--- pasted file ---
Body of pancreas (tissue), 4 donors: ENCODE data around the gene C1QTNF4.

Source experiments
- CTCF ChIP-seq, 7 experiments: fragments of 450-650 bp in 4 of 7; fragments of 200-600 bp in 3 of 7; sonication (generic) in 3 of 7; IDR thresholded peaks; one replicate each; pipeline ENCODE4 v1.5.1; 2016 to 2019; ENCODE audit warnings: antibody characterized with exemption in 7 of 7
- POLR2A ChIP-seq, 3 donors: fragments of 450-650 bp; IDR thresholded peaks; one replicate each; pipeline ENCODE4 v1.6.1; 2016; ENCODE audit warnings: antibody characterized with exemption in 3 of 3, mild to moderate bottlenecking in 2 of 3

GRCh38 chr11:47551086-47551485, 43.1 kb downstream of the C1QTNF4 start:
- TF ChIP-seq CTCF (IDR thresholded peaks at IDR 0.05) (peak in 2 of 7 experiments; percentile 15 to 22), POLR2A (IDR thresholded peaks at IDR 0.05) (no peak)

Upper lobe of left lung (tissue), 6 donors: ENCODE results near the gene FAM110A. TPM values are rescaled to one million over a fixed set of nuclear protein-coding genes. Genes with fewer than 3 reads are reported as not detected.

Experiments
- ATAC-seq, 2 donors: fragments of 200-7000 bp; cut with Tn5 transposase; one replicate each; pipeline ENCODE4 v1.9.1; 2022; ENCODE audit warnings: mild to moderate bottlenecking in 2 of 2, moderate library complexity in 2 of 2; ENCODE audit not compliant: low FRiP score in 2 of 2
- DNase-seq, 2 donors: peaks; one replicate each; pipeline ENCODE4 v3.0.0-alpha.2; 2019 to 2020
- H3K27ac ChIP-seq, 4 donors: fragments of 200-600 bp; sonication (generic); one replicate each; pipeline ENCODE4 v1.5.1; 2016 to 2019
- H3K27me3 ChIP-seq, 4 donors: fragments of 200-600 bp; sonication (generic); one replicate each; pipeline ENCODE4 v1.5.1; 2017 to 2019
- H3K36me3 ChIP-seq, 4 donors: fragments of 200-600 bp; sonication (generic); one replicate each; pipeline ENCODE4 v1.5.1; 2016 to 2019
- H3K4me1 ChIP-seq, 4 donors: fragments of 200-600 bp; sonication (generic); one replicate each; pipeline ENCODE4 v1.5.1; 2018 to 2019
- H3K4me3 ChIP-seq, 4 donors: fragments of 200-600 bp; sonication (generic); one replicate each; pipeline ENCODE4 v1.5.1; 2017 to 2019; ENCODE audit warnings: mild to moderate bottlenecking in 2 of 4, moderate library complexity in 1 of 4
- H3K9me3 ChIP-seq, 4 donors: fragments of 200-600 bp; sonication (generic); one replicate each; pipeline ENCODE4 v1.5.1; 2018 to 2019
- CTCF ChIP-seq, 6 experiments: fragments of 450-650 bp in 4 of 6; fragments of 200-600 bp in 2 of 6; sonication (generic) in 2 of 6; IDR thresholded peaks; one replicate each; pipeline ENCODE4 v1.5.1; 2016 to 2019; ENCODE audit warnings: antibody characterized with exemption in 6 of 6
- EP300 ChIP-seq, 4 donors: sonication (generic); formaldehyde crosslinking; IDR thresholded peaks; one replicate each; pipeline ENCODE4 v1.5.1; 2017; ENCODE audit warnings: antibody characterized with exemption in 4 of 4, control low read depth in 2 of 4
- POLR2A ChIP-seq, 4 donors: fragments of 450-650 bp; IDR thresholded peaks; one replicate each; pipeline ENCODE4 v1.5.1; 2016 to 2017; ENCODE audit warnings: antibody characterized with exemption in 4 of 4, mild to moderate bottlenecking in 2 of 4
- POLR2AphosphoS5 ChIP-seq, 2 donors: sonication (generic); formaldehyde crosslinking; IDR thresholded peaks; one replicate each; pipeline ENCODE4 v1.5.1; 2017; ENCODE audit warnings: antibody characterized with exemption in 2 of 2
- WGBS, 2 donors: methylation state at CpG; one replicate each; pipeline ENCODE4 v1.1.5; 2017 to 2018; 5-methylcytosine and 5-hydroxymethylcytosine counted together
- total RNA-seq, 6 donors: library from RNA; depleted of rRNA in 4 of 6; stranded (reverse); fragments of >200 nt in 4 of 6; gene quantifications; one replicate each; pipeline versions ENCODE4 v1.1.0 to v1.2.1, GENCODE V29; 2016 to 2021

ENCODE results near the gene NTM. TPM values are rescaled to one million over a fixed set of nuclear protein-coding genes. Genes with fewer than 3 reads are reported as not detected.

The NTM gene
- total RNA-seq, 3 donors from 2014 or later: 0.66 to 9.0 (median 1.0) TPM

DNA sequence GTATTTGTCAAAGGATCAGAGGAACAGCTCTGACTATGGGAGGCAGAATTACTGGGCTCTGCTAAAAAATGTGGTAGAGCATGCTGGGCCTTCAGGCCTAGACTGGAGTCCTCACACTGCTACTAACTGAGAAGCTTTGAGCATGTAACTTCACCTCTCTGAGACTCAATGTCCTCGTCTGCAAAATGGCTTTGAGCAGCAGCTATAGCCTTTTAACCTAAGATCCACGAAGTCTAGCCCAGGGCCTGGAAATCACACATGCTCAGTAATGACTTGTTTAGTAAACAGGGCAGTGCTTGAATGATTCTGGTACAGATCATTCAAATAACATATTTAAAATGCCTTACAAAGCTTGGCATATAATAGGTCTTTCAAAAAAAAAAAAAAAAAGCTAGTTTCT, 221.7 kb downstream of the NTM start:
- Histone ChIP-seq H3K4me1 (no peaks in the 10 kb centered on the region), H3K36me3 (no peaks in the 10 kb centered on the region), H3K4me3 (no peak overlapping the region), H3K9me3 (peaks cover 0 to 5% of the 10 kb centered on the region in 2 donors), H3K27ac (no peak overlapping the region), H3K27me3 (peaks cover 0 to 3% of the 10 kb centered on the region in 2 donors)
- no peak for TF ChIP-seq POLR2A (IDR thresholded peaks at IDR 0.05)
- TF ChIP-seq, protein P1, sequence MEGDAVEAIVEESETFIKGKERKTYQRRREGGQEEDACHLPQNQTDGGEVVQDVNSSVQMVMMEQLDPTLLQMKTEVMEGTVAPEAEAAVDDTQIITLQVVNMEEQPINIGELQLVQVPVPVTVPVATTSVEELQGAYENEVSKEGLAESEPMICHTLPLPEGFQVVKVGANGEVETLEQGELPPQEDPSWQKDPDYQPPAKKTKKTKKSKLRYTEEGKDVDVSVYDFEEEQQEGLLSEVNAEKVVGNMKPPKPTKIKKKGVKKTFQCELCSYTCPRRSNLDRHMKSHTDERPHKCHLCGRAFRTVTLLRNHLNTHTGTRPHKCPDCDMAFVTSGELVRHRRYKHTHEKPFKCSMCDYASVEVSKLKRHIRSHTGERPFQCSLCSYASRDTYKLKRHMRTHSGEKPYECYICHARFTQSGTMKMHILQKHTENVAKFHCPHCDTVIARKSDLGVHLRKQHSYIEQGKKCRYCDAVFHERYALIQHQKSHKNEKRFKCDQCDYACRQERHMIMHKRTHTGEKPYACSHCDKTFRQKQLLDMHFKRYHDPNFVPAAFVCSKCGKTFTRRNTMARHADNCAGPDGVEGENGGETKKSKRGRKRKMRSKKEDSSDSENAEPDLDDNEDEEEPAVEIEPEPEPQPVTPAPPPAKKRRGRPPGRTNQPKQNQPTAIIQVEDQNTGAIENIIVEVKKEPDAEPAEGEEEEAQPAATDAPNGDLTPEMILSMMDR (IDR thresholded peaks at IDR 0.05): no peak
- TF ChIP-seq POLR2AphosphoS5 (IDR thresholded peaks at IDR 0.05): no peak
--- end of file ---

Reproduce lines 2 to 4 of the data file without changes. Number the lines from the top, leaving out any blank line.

Source experiments
- CTCF ChIP-seq, 7 experiments: fragments of 450-650 bp in 4 of 7; fragments of 200-600 bp in 3 of 7; sonication (generic) in 3 of 7; IDR thresholded peaks; one replicate each; pipeline ENCODE4 v1.5.1; 2016 to 2019; ENCODE audit warnings: antibody characterized with exemption in 7 of 7
- POLR2A ChIP-seq, 3 donors: fragments of 450-650 bp; IDR thresholded peaks; one replicate each; pipeline ENCODE4 v1.6.1; 2016; ENCODE audit warnings: antibody characterized with exemption in 3 of 3, mild to moderate bottlenecking in 2 of 3